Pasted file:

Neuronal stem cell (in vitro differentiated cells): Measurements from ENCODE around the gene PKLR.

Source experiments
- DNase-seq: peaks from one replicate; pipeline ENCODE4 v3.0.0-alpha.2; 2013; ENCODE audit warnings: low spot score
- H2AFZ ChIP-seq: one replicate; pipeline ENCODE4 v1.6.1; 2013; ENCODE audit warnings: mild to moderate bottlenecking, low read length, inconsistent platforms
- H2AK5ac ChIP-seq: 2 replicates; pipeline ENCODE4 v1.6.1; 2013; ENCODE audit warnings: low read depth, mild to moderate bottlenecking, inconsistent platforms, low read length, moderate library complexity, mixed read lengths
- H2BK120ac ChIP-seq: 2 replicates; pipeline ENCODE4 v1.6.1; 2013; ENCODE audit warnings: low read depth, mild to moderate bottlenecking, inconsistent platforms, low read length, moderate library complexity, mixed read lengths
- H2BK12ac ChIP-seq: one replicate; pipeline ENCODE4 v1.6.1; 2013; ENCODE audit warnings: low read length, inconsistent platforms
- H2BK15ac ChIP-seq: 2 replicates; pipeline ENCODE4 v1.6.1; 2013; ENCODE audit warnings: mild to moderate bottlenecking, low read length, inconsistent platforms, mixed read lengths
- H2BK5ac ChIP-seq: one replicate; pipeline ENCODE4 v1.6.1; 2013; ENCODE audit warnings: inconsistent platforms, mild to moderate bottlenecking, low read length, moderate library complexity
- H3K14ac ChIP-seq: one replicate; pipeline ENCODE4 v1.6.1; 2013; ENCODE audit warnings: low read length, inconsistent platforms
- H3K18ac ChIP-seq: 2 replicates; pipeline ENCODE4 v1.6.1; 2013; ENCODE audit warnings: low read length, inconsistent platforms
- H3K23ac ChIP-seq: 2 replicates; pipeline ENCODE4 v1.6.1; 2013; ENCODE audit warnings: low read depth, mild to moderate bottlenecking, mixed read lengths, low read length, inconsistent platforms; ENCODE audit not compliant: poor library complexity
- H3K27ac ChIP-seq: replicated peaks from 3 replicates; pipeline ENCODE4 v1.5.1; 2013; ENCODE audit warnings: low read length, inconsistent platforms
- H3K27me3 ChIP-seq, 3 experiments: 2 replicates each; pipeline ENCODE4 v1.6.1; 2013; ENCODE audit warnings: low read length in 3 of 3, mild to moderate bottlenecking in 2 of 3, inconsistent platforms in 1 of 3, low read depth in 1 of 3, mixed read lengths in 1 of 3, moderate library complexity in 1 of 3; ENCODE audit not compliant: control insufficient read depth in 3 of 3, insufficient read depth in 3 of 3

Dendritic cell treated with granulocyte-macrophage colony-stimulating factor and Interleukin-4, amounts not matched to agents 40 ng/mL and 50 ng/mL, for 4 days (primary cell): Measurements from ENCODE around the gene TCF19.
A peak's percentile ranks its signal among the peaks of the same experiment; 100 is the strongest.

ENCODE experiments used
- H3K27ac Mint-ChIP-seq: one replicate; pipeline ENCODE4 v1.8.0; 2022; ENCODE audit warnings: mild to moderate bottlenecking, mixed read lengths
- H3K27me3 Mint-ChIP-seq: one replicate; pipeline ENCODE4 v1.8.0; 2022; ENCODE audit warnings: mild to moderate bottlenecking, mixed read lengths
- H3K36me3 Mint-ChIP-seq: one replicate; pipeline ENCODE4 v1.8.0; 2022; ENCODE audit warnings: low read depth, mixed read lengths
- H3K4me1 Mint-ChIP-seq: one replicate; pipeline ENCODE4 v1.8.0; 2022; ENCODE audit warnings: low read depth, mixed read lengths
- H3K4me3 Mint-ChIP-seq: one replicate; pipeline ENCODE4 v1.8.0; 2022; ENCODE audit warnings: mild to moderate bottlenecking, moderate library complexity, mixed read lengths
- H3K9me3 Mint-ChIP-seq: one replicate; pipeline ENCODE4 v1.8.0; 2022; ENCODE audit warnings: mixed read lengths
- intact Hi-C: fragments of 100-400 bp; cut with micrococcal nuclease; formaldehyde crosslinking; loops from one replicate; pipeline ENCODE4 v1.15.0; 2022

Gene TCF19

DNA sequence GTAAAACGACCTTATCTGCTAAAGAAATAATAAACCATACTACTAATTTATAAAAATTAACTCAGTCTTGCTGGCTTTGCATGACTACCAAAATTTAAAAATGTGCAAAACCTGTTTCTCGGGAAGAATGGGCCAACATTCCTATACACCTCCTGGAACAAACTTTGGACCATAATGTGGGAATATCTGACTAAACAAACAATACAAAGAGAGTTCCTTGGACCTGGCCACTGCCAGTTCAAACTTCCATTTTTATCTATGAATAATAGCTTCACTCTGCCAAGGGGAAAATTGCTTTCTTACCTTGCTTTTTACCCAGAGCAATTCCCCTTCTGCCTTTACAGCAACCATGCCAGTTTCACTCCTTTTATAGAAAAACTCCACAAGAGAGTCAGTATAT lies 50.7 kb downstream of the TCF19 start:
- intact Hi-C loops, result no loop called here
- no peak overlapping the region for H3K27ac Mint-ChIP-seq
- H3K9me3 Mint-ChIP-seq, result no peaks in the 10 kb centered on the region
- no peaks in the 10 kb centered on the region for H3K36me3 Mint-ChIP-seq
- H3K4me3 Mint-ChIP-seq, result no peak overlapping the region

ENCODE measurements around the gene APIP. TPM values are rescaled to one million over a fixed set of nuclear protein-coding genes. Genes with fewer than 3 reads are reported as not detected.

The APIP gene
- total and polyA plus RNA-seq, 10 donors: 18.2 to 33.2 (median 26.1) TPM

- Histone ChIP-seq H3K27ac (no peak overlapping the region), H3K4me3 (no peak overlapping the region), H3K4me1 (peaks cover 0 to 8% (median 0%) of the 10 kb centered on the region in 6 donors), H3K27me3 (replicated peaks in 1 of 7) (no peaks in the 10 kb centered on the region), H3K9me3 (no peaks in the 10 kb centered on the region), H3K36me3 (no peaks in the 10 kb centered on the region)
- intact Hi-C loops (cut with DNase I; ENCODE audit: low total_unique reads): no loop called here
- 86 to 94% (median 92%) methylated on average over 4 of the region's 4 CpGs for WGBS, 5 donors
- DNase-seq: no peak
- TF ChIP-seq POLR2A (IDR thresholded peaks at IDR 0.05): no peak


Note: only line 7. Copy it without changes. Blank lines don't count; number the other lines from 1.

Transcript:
- H2BK12ac ChIP-seq: one replicate; pipeline ENCODE4 v1.6.1; 2013; ENCODE audit warnings: low read length, inconsistent platforms